Most of the times, people have fallen short of attributing success as being one of the indicators of a man's worth. It is, however, important to note that success in itself does not specifically convey the true message of a particular status and may not even have that much of a contribution to the journey that it takes a person to attain it. Among the many works that Ernest Hemingway has written, it does not come as a surprise that The Old Man and The Sea stand out. The book in the most unfathomed way embarks on a journey; that of redefining both success and victory. The story mainly revolves around an epic struggle between an old Cuban fisherman and what he considers the greatest catch of his life. Hemingway documents Santiago's five-day life, three of which he spends at the sea.
Santiago, without luck, has gone for a period of eighty-four days without catching even a single fish. His unsuccessful attempts have had him return home empty-handed; Manolin is his young friend, have forced him to look for another fishing boat perhaps because his was filled with an unlucky charm. Manolin, out of the respect for Santiago, makes it his responsibility to provide him with his basic needs. He is also captivated by his past encounters and adventures in deep-sea fishing, and they spend time chatting about the American football. Santiago then resolves to sail further that he had previously with the hope that the unproductive streak would come to an end. True to his word, he sails past the other fishing boats on his eighty-fifth day into the deep sea. He then prepares his lines and on dropping them, he realizes that he presumes to be Marlin. The old man with a lot of expertise hooks the fish, but surprisingly as he tries to pull the fish, it overwhelms him such that it begins pulling the boat.
The following day comes but the man still unsuccessfully tries to take control over the fish. Each passing day comes with its struggles as he tries to overcome the pain caused as a result of the strain of the lines that he bears on his back and shoulders. The pain, however, does not dampen his faith as he holds onto the taut line with some admiration for the marlin, which is also as exhausted too. On the third day, Santiago manages to pull the fish to a range that he could kill with ease. The size of the fish was bewildering as he had never seen one with such an enormous size before. Satisfied, he lashes into his boat and eventually sails home. Though part of him was excited about the price that the fish will fetch, the other was, however, downcast because the people will not be able to appreciate the efforts he put into capturing the fish.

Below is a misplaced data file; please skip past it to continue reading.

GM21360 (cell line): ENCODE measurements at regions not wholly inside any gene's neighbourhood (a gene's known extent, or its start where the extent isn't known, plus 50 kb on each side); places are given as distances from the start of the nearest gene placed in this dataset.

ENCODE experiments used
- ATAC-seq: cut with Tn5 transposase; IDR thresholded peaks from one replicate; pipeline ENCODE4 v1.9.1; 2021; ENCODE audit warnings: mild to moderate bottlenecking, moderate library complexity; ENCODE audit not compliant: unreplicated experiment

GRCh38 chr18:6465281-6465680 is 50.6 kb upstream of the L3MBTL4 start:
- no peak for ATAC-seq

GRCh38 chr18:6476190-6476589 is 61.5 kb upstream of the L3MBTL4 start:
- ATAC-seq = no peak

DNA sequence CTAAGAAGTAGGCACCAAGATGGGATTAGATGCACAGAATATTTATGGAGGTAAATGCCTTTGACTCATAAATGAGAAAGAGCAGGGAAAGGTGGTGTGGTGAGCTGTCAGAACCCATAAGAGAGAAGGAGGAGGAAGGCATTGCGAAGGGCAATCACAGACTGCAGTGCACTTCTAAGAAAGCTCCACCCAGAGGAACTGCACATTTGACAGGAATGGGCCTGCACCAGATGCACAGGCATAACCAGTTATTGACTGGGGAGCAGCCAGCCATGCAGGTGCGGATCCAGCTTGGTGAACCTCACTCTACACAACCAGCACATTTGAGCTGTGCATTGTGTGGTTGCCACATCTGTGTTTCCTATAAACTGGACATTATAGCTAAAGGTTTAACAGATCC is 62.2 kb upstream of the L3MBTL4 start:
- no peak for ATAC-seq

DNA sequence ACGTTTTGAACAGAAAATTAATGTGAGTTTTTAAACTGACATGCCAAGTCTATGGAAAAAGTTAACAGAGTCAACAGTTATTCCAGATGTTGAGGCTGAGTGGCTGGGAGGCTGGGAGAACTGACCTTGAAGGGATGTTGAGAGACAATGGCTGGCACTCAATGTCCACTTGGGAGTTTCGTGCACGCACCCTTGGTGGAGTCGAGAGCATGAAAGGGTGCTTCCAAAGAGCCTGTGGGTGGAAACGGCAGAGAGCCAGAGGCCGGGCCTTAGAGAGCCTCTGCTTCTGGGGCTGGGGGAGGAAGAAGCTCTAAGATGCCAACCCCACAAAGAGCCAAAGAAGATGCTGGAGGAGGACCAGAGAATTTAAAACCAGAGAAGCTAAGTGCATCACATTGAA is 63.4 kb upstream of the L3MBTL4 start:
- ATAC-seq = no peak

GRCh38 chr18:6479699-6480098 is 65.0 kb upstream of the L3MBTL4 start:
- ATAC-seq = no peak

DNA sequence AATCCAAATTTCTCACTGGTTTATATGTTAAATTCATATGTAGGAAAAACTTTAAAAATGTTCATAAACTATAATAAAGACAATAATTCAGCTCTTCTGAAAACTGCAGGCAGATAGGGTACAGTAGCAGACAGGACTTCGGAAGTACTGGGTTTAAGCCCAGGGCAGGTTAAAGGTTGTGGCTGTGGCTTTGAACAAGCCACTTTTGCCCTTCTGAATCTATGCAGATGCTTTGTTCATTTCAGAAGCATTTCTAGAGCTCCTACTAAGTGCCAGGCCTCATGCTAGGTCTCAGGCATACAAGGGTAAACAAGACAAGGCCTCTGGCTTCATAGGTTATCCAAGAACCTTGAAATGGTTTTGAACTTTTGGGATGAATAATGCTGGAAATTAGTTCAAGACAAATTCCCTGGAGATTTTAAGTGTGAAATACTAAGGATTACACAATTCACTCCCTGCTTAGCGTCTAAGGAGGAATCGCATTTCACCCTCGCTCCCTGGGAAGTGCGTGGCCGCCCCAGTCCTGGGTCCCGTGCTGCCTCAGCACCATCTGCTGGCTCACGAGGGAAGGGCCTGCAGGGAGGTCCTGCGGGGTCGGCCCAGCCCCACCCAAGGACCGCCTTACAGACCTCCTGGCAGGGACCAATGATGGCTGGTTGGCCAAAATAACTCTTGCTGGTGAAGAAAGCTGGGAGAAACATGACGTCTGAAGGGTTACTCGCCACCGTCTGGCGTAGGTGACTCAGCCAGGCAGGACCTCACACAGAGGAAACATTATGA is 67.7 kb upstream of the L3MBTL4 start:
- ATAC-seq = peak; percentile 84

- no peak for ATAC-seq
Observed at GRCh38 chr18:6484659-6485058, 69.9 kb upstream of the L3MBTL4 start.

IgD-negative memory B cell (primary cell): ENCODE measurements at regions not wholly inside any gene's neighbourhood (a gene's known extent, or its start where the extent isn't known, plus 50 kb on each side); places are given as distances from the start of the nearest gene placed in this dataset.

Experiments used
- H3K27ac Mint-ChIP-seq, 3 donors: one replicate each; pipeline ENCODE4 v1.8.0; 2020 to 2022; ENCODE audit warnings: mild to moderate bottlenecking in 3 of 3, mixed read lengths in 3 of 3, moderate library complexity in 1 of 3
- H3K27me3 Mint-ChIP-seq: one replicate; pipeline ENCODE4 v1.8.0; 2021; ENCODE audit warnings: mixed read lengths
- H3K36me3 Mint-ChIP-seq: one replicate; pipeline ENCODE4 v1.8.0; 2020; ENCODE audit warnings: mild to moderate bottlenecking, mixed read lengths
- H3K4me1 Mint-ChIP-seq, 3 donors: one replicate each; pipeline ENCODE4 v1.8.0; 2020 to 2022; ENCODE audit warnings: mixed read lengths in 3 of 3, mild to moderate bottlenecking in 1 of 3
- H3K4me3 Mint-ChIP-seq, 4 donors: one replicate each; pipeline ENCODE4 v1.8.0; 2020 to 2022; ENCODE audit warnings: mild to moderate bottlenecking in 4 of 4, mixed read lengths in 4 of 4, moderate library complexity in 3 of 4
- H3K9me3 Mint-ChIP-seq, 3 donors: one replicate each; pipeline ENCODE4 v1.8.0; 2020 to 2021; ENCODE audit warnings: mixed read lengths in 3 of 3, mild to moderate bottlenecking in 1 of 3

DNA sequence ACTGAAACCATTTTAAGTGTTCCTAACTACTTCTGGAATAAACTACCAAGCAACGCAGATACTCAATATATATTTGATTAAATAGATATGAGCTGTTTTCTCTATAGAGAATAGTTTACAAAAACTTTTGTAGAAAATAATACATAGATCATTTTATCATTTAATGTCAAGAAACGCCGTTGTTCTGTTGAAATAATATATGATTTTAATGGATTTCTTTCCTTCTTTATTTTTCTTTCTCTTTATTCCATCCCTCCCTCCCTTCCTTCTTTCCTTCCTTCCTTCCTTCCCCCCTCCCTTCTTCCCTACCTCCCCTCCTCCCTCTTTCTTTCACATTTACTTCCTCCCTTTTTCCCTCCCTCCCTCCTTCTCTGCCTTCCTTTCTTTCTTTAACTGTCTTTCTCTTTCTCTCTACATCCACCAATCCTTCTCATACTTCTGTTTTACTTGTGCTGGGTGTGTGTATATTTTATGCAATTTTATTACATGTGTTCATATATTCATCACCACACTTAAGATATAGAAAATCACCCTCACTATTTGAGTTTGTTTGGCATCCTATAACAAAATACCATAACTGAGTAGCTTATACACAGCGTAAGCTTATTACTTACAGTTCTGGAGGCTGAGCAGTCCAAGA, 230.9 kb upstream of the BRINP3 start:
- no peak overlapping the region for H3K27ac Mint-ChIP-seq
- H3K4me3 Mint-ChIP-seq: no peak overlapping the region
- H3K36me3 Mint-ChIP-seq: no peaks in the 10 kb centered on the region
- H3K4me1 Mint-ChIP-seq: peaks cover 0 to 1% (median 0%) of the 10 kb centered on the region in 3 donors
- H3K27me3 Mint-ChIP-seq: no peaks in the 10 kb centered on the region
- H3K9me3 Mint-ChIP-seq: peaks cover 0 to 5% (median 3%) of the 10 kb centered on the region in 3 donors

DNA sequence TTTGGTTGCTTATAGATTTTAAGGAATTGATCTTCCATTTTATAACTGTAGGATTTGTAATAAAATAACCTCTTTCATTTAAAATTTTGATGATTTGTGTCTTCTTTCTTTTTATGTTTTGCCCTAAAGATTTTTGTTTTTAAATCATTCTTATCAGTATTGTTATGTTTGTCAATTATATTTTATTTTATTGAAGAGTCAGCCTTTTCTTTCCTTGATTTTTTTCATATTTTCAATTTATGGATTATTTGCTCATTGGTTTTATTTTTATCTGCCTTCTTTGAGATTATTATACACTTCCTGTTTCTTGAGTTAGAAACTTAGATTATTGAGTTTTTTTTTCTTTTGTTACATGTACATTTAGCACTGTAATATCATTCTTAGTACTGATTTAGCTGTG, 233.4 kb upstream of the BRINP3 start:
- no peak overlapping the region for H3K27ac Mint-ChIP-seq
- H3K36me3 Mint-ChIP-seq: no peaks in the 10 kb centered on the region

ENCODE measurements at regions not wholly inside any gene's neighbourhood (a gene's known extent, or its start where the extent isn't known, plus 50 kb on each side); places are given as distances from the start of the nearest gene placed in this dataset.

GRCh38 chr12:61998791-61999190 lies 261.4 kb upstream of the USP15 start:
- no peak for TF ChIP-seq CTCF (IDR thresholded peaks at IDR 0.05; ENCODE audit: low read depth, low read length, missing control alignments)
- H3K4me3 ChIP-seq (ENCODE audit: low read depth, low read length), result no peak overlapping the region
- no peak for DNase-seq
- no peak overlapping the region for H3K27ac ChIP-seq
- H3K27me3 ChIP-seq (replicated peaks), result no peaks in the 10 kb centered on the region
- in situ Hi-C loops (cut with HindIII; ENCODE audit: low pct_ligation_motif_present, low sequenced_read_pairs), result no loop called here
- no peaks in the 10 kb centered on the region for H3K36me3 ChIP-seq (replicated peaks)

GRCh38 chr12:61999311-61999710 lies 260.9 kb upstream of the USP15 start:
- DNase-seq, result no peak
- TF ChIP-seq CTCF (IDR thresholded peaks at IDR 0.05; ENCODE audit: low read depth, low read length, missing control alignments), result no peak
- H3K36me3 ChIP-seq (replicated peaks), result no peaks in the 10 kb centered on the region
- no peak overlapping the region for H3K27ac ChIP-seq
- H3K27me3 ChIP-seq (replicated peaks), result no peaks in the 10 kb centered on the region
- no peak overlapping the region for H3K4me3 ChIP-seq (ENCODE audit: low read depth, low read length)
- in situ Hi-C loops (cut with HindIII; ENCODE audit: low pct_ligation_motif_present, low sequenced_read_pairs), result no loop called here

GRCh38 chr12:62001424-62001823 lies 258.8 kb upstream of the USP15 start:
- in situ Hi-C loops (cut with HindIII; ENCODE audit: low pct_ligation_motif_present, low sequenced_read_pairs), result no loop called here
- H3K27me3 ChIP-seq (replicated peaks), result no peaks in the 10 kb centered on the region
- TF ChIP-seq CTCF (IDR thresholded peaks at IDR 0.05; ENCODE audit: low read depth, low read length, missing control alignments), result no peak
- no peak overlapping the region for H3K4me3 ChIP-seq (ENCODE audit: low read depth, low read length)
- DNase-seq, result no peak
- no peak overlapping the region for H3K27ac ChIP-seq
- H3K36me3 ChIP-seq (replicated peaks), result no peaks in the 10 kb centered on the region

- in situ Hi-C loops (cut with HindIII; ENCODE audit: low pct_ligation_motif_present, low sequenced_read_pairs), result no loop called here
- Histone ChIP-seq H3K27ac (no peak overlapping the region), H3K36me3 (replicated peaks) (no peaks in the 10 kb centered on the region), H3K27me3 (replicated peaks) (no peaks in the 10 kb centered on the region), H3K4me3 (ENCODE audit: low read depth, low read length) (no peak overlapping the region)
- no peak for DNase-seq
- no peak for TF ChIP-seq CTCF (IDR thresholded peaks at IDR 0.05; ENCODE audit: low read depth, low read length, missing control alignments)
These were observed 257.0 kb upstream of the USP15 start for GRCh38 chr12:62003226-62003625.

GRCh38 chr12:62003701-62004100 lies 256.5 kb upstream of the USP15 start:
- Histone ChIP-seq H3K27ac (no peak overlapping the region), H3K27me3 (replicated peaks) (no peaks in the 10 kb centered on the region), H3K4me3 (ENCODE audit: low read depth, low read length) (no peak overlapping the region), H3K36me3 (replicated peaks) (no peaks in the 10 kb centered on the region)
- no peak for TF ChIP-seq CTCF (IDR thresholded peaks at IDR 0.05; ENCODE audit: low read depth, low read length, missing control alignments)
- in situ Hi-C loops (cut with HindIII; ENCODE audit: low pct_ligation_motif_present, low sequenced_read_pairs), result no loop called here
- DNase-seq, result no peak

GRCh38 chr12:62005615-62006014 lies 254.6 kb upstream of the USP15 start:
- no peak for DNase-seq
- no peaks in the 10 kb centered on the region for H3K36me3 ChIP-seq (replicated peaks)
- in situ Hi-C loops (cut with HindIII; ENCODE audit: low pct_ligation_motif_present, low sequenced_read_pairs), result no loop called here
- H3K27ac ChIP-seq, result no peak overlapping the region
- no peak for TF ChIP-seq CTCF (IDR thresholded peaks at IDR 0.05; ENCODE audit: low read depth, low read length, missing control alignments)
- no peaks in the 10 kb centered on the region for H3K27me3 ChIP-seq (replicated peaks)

The blood trails that is left by the Marlin attracts sharks which attack the marlin so ferociously that they overpower the old man's attempts to repel them. All that is left of the marlin is its skeleton which attracts a large crowd that is amazed by the size of the fish. Manolin, who has been worried of Santiago, feels relieved that he is back and promises to look after him and that the two can fish together again. The old man then falls back to sleep and is engulfed by his usual dream of the lions playing on the beaches of Africa. Hemingway's novel, The Old Man and the Sea has elicited debates more so in the field that borders literally works. Some of his critics have however applauded him for his unmatched approach towards natural, classical and biblical forms of imagery. In fact, these images have in more than one way turned what would have been a simple fishing tale into a more profound narrative of human endurance. This paper examines and offers a full analysis of imagery as a form of literary device that will offer precise clarity on the novel, The Old Man and the Sea.
Point of View
It is a fact that all the literary works often employ a certain point of view from which their stories are told. These points of view, for example, may take the form of a single character or that of several characters who take turns. The Old Man and the Sea for instance take the third-person narrative, where the author acts as a hidden narrator. Such an omniscient point of view allows the narrator to be in control of the story while providing wider perspectives from which he can present the thoughts of both the boy and his main character; Santiago. For example, the narrator at the beginning of the narrative tells us what Santiago and Manolin said to each other. ...The old man had taught the boy to fish and the boy loved him. (9)